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of the Clayton law against price discrimination and tying contracts.
The Interstate Commerce Commission under section 11 of the Clayton law is given jurisdiction to enforce sections 2, 3, 7 and 8 thereof wherever they apply to common carriers. There is no limitation as to the kinds of common carriers affected, and therefore the jurisdiction of the Interstate Commerce Commission under these sections is not confined to such carriers as are subject to the Acts to Regulate Commerce, but is broadened so as to include all common carriers who are such under the common law definition. All common law common carriers may be affected by these four sections, even if they are not otherwise subject to the jurisdiction of the Interstate Commerce Commission. For further discussion of the manner in which these sections are enforced see the titles “Inhibitions of the Clayton law” and “Commission Procedure” herein.
Section 7 expressly forbids the elimination of competition through stock ownership by one corporation in a competing corporation, or by one corporation in two or more corporations which compete among themselves. This applies to carriers. The section provides that its terms do not prevent the ownership of stock for investment only, nor the formation of or ownership of stock in subsidiary corporations for the actual carrying on of natural or legitimate branches or extensions of the business of the parent company. The section also expressly provides that nothing therein contained shall be construed to prohibit any common carrier subject to “the laws to regulate commerce” from aiding in the construction of branch or short lines which are feeders to the main line of the company, nor to prevent such carrier from owning stock in such lines or in extending its main line through the medium of the acquisition of stock. In view of the fact that common carriers frequently have duties to perform merely incidental to transportation, which may well be performed by subsidiary corporations, and in view of the character of the language used in the section, we believe common carriers may own stock in subsidiary corporations other than branch lines.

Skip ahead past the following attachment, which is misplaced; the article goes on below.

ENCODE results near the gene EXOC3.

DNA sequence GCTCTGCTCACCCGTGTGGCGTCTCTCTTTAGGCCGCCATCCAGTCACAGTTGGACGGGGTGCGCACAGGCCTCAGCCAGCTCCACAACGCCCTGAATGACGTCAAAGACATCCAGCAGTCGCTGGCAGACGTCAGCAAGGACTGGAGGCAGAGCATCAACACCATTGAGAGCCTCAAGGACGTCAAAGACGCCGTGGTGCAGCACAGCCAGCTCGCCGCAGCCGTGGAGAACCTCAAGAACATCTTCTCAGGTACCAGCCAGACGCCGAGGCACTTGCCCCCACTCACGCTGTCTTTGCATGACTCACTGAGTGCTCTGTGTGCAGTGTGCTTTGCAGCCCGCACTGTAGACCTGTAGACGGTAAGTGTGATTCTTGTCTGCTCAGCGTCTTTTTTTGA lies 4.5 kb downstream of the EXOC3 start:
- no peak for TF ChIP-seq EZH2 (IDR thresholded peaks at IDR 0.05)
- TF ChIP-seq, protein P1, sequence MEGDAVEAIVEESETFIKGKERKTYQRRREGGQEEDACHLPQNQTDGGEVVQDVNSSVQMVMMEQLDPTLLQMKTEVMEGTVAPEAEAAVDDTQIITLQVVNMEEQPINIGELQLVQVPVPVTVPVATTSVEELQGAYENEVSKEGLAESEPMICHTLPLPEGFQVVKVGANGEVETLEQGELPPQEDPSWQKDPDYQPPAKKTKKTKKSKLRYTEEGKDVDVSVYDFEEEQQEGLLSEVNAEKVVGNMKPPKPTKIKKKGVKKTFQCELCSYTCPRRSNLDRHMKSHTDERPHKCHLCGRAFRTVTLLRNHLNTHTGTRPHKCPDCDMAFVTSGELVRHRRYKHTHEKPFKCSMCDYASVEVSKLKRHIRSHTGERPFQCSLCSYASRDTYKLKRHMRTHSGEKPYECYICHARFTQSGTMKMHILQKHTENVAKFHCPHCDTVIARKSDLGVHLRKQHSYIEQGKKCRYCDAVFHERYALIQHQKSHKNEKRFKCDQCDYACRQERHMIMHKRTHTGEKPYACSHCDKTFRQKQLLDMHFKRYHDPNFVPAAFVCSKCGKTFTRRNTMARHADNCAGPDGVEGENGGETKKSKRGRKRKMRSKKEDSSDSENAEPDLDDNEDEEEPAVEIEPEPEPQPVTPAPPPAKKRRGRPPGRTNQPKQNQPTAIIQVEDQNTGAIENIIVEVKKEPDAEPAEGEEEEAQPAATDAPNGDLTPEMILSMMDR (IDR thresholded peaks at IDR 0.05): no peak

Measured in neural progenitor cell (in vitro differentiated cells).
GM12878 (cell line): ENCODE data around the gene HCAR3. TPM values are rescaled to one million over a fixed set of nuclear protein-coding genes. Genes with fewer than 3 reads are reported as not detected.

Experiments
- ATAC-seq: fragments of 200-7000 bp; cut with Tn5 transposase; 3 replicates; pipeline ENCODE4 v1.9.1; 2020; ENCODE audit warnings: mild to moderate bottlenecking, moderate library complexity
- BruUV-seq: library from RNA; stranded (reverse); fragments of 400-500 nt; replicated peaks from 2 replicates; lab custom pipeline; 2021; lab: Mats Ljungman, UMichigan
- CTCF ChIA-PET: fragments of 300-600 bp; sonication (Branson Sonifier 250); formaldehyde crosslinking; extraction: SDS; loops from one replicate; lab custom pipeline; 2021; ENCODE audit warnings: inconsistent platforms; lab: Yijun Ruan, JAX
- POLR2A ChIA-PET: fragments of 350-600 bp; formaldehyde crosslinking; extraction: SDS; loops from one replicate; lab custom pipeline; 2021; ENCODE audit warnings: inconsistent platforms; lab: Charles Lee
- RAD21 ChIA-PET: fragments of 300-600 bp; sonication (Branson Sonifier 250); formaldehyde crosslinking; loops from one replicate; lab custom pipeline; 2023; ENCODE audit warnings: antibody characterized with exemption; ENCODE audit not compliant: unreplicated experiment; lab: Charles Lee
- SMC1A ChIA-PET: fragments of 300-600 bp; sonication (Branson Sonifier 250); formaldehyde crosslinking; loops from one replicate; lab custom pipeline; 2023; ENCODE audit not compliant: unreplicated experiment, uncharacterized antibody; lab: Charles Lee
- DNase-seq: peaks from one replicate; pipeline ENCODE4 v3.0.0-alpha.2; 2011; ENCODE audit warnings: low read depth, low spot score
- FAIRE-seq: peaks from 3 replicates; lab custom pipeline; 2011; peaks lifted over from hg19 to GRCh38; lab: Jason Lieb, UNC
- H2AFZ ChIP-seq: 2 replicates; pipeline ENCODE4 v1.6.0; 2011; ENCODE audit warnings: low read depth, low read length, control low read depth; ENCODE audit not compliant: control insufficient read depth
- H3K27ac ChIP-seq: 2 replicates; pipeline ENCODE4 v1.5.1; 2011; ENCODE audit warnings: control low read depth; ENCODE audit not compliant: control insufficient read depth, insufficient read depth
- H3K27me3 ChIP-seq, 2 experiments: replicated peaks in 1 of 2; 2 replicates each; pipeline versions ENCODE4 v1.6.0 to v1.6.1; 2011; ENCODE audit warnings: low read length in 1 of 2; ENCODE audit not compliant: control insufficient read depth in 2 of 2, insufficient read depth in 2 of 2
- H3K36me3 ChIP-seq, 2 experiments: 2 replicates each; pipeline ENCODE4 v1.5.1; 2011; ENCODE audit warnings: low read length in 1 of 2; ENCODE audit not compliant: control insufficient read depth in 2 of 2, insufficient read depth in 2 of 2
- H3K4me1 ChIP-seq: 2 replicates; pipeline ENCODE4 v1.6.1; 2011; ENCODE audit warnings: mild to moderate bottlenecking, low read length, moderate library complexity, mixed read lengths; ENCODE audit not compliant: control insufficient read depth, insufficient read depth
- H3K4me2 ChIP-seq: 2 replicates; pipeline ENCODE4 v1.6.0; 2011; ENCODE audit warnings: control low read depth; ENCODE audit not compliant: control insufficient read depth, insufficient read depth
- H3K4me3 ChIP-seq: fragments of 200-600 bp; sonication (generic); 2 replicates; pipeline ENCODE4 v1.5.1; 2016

Section 8 provides that no person shall at the same time be a director in two corporations if elimination of competition by agreement between them would constitute a violation of any of the Anti-trust laws, but declares that this provision shall not apply to “common carriers subject to the Act to Regulate Commerce, approved February 4, 1887.” Note that this language means railroads only, for they were the only common carriers subject to the original act to regulate commerce which was approved February 4th, 1887. In other places in the Clayton law in speaking of common carriers they are mentioned as “subject to the laws to regulate commerce” 10 and as "every * corporation engaged in commerce as a common carrier" 11 and “common carrier engaged in commerce.” 12 It seems that in limiting the application of interlocking provisions to such common carriers as were subject to the Act to Regulate Commerce approved February 4th, 1887, Congress chose definite language for a definite purpose. We therefore conclude that the prohibition against interlocking directors is effective as to all common carriers in interstate commerce, except railroads.
Section 10 specifically regulates dealings in securi
10.-Section 7, paragraph 4. 11.-Section 9, paragraph 1. 12.-Section 10, paragraph 1.